“The Other Side” by Sara Brody

29 September 2017 on Fiction   Tags: ,

When I was a kid, my dad had an affair with his secretary, which might make you think I also had a dog and a picket fence and a mother whose complicated feelings eluded me. The mother part, I guess, is true, but first I want to tell you about Ingrid, whose secretarial tasks included rifling through dumpsters, breaking into houses, wiretapping phones, stealing mail, all in the name of socialism, to give my father credibility as a prophet, a healer, the divine incarnate of Lenin. It worked. Being a good secretary, she left a wide paper trail, so I know a lot about her, but I’m not sure what I knew back then. Did I ever notice, for instance, that all the women who Dad healed during church services looked uncannily alike, Ingrid in blackface, Ingrid in a wheelchair, blind Ingrid wearing sunglasses? Who would want to notice a thing like that? When, during a church picnic, she hid in the vineyards and fired off a few shots, when Dad shrieked and keeled over, I felt my heart drop into my stomach, my mind turning somersaults, my muscles frozen, trapped in the terrible fantasy of what it would mean to lose my father. I was nine, I think. Maybe I was ten, and I know that I loved him, the rare moments we spent together, roughhousing on the lawn, playing catch. I know that I felt proud to be his son. Moments later he rose to his feet, triumphant, telling us that he’d dissolved the bullet.

Look: it wasn’t the worst childhood in the world, not by any stretch. Until I was thirteen, we lived in a two-story house in Ukiah, the lawn reedy and dry, a tire swing affixed to the branches of an elm tree. I had a monkey. I had an ostrich. My father had a mistress, who, he gently explained, had been with him through so many lives, when he was Jesus, when he was Lenin, and he took us together on long, aimless drives, trying to make us talk. Ingrid would stare out the window, chewing on her bottom lip, her hands knotted in her lap, while Dad, at her side, would grow giddy, his grip tight on the steering wheel, his face split into a grin. I didn’t dislike Ingrid, who seemed afraid of me, unable to meet my eyes, always dropping things in my company. I was jealous of her, a mousy, willowy woman who somehow held my father’s attention completely, his eyes lighting up when she spoke, and I wanted her to go away. Finally she did go away, when he got her pregnant. She stayed with her mother in Berkeley. He told the congregation she’d gone on a secret mission to Mexico, where soon she was imprisoned for revolutionary activities—because that’s how babies are made, right?

In the winter of 1975 we moved to San Francisco, where Dad said we could have a real impact, where people would be more receptive to our socialist and integrationist ideals, no matter if our enemies wanted to destroy us. I lived with my parents in an apartment on the top floor of our church on Geary Boulevard, a place cluttered with unfamiliar faces, men in suits who shook hands with my dad, tough, tired men and women who cried at his words. Members of the congregation sold their property and possessions, moving into communes scattered around the city, and we used the money to provide healthcare, legal aid, food, and shelter to the poor. We canvassed for politicians, showing up at demonstrations by the hundreds, and Dad’s reputation grew. To Angela Davis, Huey Newton, and Dennis Banks he raised a clenched fist, while he shook hands with George Moscone and Willie Brown. At services, he opened his pulpit to Chilean refugees, Native American activists, pan-Africanist and anti-colonial leaders, and I would fidget in the pews, waiting for him to take the stage again, to see his face spotlit and glowing. I liked to watch people watch him, the way their mouths would hang open and their eyes would widen, and I liked knowing they didn’t know him. They didn’t know, for instance, that sometimes he took me to the movies, despite proclaiming that movies were frivolous and counter-revolutionary. They didn’t know about the funny green kimono he wore around the apartment, and certainly they’d never seen him eat cereal. Yet now there was no time for movies, with Dad hobnobbing with politicians, fundraising, recruiting new members, and more often than not I ate breakfast alone. I didn’t see much of Mom because Dad said that she was mentally unstable, that she needed to stay in bed, that I should leave her alone and let her rest. For the most part I kept to myself, because the only other guy my age who lived in the church was Octavius Mosby.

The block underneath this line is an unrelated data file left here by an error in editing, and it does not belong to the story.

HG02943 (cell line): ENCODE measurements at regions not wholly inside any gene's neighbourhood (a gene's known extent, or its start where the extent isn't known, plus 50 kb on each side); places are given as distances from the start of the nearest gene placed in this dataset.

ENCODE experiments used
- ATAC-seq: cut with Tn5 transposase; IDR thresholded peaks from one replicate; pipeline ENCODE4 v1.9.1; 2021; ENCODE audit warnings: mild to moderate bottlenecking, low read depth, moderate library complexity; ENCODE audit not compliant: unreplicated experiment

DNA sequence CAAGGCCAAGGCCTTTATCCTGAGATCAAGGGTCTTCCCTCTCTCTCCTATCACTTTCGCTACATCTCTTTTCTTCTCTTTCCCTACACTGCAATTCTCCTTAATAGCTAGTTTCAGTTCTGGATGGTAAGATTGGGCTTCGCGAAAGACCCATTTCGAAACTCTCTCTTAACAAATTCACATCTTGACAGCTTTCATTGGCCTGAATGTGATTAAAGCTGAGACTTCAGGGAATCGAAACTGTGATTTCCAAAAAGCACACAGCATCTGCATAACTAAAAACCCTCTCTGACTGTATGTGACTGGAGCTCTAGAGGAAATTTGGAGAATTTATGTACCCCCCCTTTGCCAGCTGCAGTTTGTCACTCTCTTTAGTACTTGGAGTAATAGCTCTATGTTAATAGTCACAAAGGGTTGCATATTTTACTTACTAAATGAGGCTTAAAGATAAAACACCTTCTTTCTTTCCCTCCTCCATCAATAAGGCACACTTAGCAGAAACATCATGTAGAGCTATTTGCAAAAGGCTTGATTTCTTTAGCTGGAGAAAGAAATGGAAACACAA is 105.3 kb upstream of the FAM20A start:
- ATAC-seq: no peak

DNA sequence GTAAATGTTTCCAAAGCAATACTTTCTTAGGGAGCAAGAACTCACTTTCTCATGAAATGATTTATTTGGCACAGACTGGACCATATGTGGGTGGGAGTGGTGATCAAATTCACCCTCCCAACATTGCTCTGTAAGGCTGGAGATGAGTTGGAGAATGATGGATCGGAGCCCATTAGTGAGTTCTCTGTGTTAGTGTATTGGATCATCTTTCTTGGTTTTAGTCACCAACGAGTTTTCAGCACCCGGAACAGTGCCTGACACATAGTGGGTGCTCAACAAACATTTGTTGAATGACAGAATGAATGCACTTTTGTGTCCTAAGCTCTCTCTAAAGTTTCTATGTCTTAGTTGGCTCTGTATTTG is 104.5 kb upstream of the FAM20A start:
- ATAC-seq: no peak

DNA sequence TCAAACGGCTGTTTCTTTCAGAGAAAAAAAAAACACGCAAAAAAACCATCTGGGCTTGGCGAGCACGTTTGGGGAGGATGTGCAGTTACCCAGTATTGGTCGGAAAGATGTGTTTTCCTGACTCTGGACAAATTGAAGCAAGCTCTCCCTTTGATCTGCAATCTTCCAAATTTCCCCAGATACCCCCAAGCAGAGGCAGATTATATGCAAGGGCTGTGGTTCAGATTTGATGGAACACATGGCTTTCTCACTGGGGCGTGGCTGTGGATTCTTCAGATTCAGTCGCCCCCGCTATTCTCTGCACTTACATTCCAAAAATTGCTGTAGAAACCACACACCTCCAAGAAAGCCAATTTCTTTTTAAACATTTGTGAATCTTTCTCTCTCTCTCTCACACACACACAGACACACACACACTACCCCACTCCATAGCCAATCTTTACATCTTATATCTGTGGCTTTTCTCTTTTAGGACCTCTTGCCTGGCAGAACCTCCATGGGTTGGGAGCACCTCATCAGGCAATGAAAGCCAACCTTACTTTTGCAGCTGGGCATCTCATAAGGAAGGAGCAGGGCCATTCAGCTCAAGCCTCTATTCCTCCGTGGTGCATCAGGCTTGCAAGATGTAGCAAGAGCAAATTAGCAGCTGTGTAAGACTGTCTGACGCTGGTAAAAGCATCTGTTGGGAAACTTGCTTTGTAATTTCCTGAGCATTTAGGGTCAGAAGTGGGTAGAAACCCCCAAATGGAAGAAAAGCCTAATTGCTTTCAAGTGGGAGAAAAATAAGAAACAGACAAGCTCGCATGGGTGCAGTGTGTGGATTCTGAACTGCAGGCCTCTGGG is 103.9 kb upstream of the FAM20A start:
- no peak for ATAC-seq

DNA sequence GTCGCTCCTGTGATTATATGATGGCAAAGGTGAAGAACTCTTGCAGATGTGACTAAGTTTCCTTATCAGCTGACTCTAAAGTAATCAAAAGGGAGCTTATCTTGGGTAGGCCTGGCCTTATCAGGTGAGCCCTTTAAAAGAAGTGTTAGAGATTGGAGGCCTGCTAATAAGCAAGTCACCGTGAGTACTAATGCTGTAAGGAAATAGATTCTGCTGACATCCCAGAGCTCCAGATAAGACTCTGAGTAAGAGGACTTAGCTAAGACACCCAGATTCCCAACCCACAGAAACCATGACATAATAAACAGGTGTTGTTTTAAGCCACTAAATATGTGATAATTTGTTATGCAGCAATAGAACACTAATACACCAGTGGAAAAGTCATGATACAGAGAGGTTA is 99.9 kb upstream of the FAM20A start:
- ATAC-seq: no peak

Octavius Mosby was a skinny black kid with a wild cloud of hair who once tried to strangle Billy Holloway for making fun of his buck teeth—Billy’s face turning blue, his eyes bulging—before finally Phil Thurman, who was six years older and twice Mosby’s size, managed to break up the fight. Mosby’d also strangle you if you called him Octavius, and especially if you said a word about his dad, who had defected from the church years ago, leaving him in his mother’s care. I didn’t want to get strangled, but that wasn’t why I avoided him. It was because he’d always meet my dad’s eyes when he came forth to be thwacked during services, never blinking, his back straight and his chest puffed out—unafraid of Molly Wyrick, the heavyset blond woman who wielded the paddle, a preschool teacher by day, whose eyes would change when she did the thwackings, a strange glassy look. It was because he kept breaking rules, getting in fights at school, sassing the church counselors, skipping choir practice, even as the number of thwacks grew from twenty to fifty, fifty to one hundred. We called it catharsis, a ritual of confrontation, punishment, and forgiveness, meant to help people learn, but Mosby refused: when he spoke the words, “I’m sorry, Father,” I could tell he wasn’t, that Dad couldn’t make him sorry. So I spent most of my time with my snails, which I plucked from the bushes and kept in a bucket behind the church.